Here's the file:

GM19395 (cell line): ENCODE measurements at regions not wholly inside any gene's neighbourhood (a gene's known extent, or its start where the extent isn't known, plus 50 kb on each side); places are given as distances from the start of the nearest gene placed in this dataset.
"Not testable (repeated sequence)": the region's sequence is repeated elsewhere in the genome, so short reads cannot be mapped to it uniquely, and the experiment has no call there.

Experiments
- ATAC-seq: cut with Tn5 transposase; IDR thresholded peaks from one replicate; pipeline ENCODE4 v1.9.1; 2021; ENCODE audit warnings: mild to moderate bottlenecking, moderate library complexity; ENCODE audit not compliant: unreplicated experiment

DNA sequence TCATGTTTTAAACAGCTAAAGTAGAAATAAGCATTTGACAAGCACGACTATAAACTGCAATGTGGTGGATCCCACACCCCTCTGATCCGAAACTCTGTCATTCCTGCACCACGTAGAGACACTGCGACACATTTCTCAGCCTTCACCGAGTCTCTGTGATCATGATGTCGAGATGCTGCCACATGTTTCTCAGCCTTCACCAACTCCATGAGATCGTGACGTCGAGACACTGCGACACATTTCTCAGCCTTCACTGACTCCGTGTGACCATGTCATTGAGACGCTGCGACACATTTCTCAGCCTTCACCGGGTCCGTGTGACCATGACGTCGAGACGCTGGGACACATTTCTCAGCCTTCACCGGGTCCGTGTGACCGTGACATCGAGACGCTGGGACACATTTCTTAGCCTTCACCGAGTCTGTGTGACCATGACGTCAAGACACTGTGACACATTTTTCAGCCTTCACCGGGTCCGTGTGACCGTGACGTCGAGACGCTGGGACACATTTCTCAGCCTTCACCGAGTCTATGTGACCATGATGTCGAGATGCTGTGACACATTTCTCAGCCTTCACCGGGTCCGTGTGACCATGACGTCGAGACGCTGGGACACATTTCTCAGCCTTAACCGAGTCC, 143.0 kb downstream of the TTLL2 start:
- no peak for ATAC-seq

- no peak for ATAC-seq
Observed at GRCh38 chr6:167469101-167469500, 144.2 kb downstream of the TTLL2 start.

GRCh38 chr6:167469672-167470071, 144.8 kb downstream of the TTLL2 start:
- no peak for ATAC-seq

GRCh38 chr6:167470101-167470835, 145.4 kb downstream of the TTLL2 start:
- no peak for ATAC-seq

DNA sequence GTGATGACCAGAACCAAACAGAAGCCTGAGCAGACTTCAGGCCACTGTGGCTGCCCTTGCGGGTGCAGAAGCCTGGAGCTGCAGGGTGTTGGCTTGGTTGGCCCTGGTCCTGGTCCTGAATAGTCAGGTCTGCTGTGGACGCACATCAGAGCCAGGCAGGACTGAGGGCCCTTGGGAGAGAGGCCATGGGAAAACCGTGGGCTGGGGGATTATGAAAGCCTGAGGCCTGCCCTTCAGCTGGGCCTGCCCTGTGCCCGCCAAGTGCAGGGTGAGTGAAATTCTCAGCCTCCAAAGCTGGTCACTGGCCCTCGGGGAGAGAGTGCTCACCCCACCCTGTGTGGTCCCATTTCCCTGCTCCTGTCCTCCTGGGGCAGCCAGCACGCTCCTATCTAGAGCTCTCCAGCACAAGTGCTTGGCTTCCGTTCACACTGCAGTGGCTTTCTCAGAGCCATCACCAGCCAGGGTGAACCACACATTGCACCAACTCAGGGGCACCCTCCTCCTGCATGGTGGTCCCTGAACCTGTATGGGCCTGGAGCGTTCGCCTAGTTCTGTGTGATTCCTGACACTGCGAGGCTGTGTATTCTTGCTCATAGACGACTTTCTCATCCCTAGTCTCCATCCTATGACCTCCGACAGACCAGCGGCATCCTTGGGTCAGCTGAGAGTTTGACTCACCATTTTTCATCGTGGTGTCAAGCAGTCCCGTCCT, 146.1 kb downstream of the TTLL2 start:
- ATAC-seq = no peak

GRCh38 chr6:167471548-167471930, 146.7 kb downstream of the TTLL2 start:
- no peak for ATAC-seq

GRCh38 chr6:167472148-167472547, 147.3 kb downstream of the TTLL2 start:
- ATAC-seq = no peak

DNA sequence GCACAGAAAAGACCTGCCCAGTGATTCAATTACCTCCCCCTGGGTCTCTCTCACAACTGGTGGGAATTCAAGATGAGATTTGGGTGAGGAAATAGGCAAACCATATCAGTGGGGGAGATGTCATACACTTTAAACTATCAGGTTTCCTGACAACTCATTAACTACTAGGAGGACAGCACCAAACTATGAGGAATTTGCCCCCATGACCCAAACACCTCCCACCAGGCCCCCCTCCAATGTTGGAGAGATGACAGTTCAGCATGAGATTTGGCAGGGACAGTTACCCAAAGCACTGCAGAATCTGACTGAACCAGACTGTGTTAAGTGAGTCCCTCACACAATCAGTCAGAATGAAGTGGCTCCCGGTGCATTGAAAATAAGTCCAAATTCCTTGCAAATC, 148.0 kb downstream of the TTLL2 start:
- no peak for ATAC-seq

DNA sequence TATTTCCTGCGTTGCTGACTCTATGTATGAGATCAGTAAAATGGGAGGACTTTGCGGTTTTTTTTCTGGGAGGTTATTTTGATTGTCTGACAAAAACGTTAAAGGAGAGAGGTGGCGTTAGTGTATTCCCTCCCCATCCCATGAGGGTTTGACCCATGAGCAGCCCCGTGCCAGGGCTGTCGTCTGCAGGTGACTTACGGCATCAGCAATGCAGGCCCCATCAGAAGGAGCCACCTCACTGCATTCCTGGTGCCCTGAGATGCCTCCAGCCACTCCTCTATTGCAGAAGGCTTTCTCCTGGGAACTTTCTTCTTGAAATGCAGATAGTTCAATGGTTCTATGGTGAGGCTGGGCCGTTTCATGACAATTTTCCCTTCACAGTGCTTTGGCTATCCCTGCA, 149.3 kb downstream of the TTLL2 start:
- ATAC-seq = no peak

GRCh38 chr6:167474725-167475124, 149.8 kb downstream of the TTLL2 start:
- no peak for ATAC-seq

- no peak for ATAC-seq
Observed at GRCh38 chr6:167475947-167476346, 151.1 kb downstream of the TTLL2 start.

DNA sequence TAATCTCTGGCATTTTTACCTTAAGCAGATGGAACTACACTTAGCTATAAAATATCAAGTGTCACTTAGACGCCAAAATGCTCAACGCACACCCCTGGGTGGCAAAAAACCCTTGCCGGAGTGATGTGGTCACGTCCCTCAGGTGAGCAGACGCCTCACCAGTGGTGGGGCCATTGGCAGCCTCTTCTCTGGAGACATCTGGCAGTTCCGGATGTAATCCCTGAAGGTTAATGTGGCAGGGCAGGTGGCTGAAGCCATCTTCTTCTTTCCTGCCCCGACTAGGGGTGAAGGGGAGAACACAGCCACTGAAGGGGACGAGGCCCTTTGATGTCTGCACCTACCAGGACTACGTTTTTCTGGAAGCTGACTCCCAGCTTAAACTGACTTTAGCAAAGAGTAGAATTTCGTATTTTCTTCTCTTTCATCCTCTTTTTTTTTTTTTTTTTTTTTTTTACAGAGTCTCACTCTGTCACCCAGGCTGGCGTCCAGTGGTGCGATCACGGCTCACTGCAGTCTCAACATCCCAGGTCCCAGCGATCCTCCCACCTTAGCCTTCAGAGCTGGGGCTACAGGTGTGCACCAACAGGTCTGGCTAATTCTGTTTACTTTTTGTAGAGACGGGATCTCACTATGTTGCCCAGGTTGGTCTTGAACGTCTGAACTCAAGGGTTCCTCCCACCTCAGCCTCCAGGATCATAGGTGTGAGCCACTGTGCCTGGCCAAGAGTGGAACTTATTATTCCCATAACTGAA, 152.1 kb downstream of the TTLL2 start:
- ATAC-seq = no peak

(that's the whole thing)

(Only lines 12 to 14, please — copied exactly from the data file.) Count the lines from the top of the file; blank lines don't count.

- no peak for ATAC-seq

DNA sequence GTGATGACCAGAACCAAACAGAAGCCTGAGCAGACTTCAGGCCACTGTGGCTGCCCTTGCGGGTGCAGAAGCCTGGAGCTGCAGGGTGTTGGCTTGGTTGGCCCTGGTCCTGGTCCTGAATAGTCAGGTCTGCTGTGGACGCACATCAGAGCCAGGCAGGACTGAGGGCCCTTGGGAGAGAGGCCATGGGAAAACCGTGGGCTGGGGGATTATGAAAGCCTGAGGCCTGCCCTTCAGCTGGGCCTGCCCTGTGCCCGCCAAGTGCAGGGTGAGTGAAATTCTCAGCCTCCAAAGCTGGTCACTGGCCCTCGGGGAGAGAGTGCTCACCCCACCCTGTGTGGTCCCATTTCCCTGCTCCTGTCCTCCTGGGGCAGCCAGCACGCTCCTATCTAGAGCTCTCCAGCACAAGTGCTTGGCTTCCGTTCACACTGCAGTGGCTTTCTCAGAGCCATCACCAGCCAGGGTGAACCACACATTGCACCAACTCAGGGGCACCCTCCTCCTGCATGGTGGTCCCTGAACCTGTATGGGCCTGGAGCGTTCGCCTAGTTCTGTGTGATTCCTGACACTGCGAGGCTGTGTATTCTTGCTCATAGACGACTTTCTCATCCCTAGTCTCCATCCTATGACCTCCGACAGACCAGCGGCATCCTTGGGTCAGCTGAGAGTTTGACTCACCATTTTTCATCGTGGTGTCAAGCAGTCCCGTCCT, 146.1 kb downstream of the TTLL2 start:
- ATAC-seq = no peak